Back in 2000, Ronald Ewert Jr. picked up a shed on the family farm near Leavenworth, Kan., that bewitched him. The misshapen antler sported a foot-long drop tine that more resembled a club.
When he learned in 2003 that his neighbor shot a 22-pointer with a drop tine, he was afraid the buck he’d obsessed over was dead. But when Ron finally saw the neighbor’s trophy, he breathed a sigh of relief.
The deer, while certainly impressive, did not exhibit any of the characteristics of the antler Ron possessed.
His hopes were bolstered further in 2004 when he found a big rub on a cedar the size of his thigh. The gouging extended from the ground to a height of five feet.
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On Oct. 15, Ron jumped on his ATV to head out for an afternoon of hunting for arrowheads and scouting for the upcoming rifle season. As an afterthought, he grabbed his bow … just in case.
Ron’s 160-acre farm is divided into 40 acres of corn, 40 of soybeans, 25 of timber and the remainder in pasture. A small creek runs through the bottomland with the timber on the south side extending up a ridge that parallels the creek.
Rain had been plentiful that year. All the farmers talked about the crops “looking the best they had in 20 years.” And the hunters predicted it would be a great year for big antlers.
Ron likes to still-hunt along an old oil well road that cuts through the timber flanking the creek. That afternoon, his walk down the road did not yield a deer sighting or any arrowheads. So he returned to his ATV and headed back toward the house.
When he crossed the creek and drove in the grass strip that separates the creek bank from the soybean field, he almost fell off the machine.
After four years of hunting the big drop-tined buck without ever seeing it, there it was: 70 yards away, standing under a locust tree within sight of Ron’s house.
Ron and his daughter, Lindsay, frequently ride their ATVs along the creek. Ron knew that if he stopped, the buck would bolt. So he maintained his composure and kept riding down the trail as if he hadn’t seen the 31-pointer.
The trail winds along and drops into a ditch farther up the creek – out of sight of the buck’s location. Ron parked there and slinked back along the creek. Being intimately familiar with the land allowed him to slip silently down the creek to the deer crossing nearest the tree where the buck had been standing.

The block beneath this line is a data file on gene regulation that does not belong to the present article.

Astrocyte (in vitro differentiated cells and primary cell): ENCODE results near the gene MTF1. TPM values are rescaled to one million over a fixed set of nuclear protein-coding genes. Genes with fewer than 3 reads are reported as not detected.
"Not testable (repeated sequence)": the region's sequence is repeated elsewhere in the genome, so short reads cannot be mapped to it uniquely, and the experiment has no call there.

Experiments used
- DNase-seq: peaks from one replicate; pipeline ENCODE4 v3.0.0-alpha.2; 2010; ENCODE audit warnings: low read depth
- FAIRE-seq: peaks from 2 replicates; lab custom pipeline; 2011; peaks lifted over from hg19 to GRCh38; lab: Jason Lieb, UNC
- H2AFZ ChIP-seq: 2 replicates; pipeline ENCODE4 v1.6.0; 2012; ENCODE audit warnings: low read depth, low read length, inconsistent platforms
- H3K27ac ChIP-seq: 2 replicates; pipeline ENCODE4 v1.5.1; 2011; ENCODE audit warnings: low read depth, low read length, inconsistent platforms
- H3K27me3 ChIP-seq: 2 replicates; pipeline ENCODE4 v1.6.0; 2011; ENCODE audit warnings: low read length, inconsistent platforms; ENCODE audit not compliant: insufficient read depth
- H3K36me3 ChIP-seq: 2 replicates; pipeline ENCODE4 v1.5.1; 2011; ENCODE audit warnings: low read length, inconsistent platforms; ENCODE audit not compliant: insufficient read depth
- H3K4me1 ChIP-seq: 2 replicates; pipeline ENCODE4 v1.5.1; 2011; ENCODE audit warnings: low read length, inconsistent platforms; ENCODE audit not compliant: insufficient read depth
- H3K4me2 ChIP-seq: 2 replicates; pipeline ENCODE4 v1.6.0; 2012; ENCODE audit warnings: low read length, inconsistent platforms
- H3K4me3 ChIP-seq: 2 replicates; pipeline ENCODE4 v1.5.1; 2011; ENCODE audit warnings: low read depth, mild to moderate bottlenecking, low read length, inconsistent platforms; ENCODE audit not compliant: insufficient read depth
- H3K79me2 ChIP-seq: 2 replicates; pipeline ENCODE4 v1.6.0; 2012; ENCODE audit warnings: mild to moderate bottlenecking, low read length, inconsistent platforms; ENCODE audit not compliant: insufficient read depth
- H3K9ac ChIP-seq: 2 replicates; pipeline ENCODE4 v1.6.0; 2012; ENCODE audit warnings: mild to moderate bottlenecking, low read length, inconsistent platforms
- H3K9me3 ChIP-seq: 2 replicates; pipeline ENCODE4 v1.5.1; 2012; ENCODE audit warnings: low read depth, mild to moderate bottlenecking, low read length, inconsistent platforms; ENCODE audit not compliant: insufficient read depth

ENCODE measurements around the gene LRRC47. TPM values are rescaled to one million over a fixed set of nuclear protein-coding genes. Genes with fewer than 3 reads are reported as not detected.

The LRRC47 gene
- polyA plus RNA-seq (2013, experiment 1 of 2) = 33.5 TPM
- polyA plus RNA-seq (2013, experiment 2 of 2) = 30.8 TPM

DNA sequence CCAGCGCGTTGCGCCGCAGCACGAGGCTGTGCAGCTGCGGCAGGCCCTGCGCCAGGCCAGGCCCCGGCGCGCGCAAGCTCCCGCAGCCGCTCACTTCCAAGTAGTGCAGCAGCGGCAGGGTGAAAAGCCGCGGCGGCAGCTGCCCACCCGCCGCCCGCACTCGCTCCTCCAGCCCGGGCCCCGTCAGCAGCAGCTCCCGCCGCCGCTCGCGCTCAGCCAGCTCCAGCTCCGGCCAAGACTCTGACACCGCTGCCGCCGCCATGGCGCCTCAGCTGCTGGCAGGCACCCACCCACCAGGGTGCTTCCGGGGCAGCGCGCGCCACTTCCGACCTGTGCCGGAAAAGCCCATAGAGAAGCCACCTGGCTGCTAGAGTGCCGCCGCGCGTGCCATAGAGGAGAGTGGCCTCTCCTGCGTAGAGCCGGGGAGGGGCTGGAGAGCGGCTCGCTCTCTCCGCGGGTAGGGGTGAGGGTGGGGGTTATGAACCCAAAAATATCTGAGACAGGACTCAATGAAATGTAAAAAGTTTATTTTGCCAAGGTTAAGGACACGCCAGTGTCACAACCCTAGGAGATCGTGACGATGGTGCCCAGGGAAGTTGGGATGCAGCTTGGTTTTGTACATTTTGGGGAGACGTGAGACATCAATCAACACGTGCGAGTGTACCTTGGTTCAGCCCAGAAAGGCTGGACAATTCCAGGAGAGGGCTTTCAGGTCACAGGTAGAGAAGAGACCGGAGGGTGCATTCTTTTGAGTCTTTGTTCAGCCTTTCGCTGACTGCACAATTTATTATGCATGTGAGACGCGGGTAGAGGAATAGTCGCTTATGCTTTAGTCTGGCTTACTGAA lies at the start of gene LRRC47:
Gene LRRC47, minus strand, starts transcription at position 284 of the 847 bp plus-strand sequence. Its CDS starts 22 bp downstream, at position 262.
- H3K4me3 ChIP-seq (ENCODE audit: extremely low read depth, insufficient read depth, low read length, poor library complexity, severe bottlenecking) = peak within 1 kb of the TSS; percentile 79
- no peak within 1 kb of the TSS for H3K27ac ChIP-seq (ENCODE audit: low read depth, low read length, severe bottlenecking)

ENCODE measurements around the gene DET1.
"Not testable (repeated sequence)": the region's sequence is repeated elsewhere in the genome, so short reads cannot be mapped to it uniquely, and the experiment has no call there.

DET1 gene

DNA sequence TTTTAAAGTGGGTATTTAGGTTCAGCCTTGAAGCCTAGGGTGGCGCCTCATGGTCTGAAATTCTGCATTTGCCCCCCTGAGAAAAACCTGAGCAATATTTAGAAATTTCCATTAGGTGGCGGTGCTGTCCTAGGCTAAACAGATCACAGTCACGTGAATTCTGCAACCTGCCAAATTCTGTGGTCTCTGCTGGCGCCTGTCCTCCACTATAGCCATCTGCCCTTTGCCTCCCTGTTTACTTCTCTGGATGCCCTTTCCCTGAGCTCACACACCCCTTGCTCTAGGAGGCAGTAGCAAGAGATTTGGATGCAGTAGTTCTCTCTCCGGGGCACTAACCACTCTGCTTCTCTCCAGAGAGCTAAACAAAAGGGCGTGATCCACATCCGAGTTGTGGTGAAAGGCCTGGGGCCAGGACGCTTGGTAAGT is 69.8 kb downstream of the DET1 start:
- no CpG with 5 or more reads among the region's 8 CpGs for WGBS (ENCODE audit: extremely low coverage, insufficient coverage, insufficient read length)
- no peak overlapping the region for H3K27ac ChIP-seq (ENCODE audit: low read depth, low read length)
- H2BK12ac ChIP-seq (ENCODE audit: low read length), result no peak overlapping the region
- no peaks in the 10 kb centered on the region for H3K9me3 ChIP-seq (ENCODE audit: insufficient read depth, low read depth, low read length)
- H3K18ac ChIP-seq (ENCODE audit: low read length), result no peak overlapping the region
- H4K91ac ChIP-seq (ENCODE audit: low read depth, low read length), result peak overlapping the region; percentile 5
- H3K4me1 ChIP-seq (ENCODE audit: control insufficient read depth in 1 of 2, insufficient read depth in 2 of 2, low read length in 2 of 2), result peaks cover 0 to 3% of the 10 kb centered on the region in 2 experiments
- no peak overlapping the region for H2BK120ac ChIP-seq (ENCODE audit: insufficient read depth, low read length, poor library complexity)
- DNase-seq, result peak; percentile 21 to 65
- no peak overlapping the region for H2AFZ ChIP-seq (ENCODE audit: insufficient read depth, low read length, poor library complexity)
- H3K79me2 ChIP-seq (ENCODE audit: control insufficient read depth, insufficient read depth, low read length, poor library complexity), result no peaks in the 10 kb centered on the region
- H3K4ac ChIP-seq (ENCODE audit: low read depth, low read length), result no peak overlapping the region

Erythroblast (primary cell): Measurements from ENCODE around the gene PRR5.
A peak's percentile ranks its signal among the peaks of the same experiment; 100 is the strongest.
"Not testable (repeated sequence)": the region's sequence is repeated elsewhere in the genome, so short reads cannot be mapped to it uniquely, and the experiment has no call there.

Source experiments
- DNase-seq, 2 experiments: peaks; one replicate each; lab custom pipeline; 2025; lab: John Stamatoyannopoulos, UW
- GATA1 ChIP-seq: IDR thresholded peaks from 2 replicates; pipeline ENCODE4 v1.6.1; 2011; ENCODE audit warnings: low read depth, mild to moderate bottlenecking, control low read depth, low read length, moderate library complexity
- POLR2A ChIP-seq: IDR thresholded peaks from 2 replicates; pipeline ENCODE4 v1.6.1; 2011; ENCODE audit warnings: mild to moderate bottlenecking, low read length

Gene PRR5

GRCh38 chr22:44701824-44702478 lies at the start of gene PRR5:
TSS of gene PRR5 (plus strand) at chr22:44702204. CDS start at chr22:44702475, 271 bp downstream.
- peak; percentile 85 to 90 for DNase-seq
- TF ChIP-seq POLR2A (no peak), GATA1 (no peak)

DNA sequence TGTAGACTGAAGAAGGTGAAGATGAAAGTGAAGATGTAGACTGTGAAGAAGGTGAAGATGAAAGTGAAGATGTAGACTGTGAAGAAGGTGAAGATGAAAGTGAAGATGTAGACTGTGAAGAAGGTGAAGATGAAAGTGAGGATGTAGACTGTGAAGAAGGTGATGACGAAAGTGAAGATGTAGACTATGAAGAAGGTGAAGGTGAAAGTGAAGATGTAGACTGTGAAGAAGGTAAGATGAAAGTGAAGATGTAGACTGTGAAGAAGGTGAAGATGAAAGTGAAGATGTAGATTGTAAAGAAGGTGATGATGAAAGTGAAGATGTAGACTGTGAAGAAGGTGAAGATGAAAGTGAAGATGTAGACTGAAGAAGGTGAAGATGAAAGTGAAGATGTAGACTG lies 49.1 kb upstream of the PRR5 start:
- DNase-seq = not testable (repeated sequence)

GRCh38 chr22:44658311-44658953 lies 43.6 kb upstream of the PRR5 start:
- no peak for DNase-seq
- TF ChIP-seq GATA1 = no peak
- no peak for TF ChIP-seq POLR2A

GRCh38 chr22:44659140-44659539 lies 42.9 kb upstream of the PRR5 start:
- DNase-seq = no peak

Ron slowly climbed up the bank, hoping the buck was still there. But when he crested it, there was no sign of the deer. Scanning the 30-yard-wide grassy strip, Ron crept ever so slowly toward the big locust tree. Soon, he spotted antlers rising above the waist-high grass.
“All I could think was that I had to get closer,” he said.
Ron managed to take a few more steps before the buck rose from its bed under the tree. On the left side of its rack was the clublike, 14-inch drop tine. It had grown in four seasons.
Ron immediately drew his bow and judged the distance. It was a long shot (later paced at 28 yards), and the buck was severely quartering away from him, yet Ron let ’er fly before the buck could take flight.
He doesn’t know if the buck took a step or if his aim was a little off, but the arrow struck the ancient deer in the hindquarter, severing the femoral artery. The buck bolted through the high grass, running parallel to the creek. Ron could tell an artery had been cut.
“It was the best, worst shot I ever made,” says Ron.
The buck ran about 120 yards in a half circle to the left, away from the creek toward the beans. Ron prayed for the buck not to go into the waist-high beans – afraid that it would be lost in the unusually high crop. But the buck turned again and came back toward Ron, going to ground a mere 40 yards from the hunter.
Ron had planned to wait 20 minutes before walking over to his trophy. But his black Labrador retriever, which he’d tied up before going hunting, came running past him, heading for the creek. When the lab hit the deer’s trail, it followed it to where the deer was lying.
The buck rose on its front feet and shook its antlers at the dog. Ron quickly stepped up and put a finishing arrow into the old whitetail.
When he released the coup de grace, he could tell something was wrong with his bow. Apparently, when he fired the first shot, the bottom fiberglass limb had cracked. Luckily the second shot was enough to finish off the huge deer.
The buck still had velvet clinging to some of its 31 points. It also had a large infected spot on its forehead where even more points were digging into the deer’s skin.
State wildlife authorities examined the deer and said they doubted it would have survived the winter due to its age and poor condition. The teeth on the bottom jaw were almost totally worn away.